NOAA 99-R126
Contact: Stephanie Dorezas


NOAA's National Marine Fisheries Service reminds people enjoying Florida's coastal waters that it is against federal law to feed and to harass wild dolphins. Since the Memorial Day weekend is the start of the summer tourist season, it is important that people going to the beaches or boating on local waterways be well informed about wild dolphin safety and health concerns, and the federal laws in place to protect the animals.
Dolphin feeding and harassment continues to occur throughout the Southeast. The feeding activity has agency officials worried that the average citizen is unaware that offering a dolphin a handout is harmful to the dolphins, dangerous to people, and illegal under the federal Marine Mammal Protection Act.

"We understand that people find it tempting to feed and to interact with wild dolphins. However, people need to realize that feeding wild dolphins is harmful and is therefore illegal under federal law. The best way to protect the dolphins' health and welfare is to observe the animals at a respectful distance of at least 50 yards and to resist feeding them," said Hilda Diaz-Soltero, director of the Office of Protected Resources, National Marine Fisheries Service. "In addition, people need to avoid any activities that risk harassment of the dolphins, such as chasing, touching or swimming with the animals."

Feeding dolphins in the wild is illegal under the Marine Mammal Protection Act (MMPA) because the activity changes the animals' natural behavior in ways that put them at increased risk of injury or death, and may impact their ability or willingness to forage for food. The prohibition on feeding was upheld in 1993 by the U.S. Fifth Circuit Court of Appeals, and is widely supported by the scientific research and environmental organizations since it is known to be harmful for many species of wildlife.

"We have received reports of people feeding dolphins beer, hot dogs, sandwiches and candy bars," said Diaz-Soltero. "These actions are absolutely inappropriate and harmful to the health and well-being of the dolphins."

An in-depth review conducted by NOAA Fisheries, outside marine mammal experts, and the Marine Mammal Commission, determined that feeding marine mammals in the wild is contrary to the mandates of the MMPA to protect individuals, species and stocks of marine mammals, and alters their behavior in ways that place them at increased risk of injury and death. Repeated exposure to humans and human activities has been correlated with placing these animals at greater risk of incidental interactions with vessels and fishing activities, vandalism, and ingestion of inappropriate and contaminated food items. In addition, feeding may impact their ability or willingness to forage for food, which is of particular concern for young animals who need to learn foraging skills.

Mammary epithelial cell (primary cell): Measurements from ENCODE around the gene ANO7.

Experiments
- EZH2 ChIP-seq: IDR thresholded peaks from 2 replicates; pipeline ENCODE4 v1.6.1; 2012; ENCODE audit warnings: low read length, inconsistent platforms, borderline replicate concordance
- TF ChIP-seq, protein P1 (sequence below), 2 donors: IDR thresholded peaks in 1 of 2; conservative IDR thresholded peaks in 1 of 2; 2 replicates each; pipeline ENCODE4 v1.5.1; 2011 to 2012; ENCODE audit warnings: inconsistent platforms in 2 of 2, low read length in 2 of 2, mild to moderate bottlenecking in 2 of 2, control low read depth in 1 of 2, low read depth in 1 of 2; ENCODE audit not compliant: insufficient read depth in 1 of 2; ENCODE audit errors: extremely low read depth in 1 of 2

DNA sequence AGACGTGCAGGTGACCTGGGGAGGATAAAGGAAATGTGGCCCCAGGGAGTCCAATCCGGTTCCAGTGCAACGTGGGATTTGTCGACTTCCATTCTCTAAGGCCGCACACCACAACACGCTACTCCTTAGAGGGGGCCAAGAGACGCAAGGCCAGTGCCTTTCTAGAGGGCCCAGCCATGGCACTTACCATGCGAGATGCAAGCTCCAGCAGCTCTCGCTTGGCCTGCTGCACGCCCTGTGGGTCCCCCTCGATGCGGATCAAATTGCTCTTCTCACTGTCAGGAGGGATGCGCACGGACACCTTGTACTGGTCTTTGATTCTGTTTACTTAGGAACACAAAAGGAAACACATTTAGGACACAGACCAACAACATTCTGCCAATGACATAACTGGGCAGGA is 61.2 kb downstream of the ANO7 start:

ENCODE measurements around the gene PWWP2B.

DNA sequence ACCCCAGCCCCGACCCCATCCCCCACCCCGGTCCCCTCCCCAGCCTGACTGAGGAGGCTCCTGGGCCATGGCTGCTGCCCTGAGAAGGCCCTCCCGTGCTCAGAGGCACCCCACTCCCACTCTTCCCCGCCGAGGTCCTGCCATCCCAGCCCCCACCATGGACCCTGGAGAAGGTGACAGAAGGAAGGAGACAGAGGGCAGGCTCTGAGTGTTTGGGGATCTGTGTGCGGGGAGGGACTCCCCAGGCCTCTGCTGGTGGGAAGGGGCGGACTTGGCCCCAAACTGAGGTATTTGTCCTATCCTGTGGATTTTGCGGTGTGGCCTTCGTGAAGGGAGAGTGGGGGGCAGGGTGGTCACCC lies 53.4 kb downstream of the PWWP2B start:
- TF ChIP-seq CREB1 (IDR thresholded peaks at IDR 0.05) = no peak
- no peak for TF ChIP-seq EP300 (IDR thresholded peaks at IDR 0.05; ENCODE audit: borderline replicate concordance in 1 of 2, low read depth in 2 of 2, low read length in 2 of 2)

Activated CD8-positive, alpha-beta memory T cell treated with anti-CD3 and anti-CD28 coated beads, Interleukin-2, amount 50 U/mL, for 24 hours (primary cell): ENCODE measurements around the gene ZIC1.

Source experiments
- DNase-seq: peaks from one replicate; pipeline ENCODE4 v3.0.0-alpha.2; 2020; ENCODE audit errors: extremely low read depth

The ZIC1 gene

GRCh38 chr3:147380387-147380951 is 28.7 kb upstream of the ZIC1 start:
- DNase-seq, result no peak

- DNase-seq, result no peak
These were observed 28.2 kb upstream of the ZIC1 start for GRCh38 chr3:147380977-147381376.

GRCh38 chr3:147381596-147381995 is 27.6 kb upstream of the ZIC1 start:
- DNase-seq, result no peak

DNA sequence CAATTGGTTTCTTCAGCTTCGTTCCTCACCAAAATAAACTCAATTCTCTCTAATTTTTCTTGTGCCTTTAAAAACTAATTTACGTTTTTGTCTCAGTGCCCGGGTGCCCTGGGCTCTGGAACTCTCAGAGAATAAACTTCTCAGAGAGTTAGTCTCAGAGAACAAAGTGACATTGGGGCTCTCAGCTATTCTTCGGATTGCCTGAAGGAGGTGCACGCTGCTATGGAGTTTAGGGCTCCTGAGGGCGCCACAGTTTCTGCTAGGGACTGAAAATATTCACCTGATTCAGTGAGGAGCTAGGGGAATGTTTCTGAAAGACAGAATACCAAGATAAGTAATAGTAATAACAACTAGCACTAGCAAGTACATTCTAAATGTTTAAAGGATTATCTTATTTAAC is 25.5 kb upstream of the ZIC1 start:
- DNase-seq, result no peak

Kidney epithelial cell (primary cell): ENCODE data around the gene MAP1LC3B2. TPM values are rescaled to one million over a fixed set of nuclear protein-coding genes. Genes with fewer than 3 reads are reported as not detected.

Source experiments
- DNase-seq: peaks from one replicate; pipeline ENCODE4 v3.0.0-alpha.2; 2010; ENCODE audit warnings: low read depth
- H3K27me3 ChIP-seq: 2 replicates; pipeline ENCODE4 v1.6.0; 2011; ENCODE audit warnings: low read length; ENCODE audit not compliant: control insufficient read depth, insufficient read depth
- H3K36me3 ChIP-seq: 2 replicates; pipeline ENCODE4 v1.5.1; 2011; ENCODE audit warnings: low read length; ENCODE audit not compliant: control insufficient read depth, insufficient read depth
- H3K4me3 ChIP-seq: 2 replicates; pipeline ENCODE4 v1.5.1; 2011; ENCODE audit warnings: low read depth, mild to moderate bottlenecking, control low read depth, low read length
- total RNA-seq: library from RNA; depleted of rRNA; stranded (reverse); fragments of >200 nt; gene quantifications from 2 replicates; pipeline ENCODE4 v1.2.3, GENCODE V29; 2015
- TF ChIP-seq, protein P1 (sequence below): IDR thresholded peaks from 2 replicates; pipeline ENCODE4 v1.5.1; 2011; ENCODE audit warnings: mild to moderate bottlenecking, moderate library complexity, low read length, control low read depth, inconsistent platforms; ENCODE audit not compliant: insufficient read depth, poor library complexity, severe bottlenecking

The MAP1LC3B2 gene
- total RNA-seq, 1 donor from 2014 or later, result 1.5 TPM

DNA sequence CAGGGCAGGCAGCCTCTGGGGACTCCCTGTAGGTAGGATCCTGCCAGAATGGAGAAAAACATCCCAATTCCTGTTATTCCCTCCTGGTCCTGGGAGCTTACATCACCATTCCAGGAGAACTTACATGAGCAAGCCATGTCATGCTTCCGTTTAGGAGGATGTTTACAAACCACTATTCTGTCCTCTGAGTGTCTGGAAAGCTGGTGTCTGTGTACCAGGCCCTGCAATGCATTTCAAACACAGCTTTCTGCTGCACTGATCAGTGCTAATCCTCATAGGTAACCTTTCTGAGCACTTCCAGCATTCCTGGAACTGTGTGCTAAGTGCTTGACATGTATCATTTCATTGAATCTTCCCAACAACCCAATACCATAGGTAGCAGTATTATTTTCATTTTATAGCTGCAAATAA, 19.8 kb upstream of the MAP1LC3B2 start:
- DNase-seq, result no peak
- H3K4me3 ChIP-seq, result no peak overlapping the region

NOAA Fisheries is also concerned that "swim-with-dolphin" programs in the wild risk harassing the animals since such programs seek out and interact with dolphins in a manner that has the potential to disturb the animals' behavioral patterns. Swim-with- dolphin activities in Panama City, Fla., are of particular concern because they are either directly facilitated by, or capitalize on, illegal dolphin feeding.

"Swimming with wild dolphins in the Southeast is closely linked to people feeding dolphins," said Trevor Spradlin, a NOAA Fisheries marine mammal biologist. "Truly wild dolphins will not typically hang around and interact with swimmers unless they have been enticed by food. Such activities risk harming wild dolphins."

An additional concern about interactions with wild dolphins is that individual animals may become labeled as "nuisance animals." In the Southeast, this concern is growing as dolphins are being turned into aggressive panhandlers. NOAA Fisheries and local law enforcement officials have received numerous reports of people being injured by dolphins begging for food. Also, increasingly numbers of recreational and commercial fishermen in Florida have complained that dolphins have learned to take fish off their lines. The fishermen are unable to catch the fish they want and the dolphins run the risk of ingesting baited hooks. Scientists have documented cases where dolphins were found dead with hooks and fishing line in their throats or stomachs.

NOAA Fisheries will continue to post warning signs, distribute educational materials and produce a public service announcement to help educate the public and commercial operators about the harmful consequences of interactions with dolphins.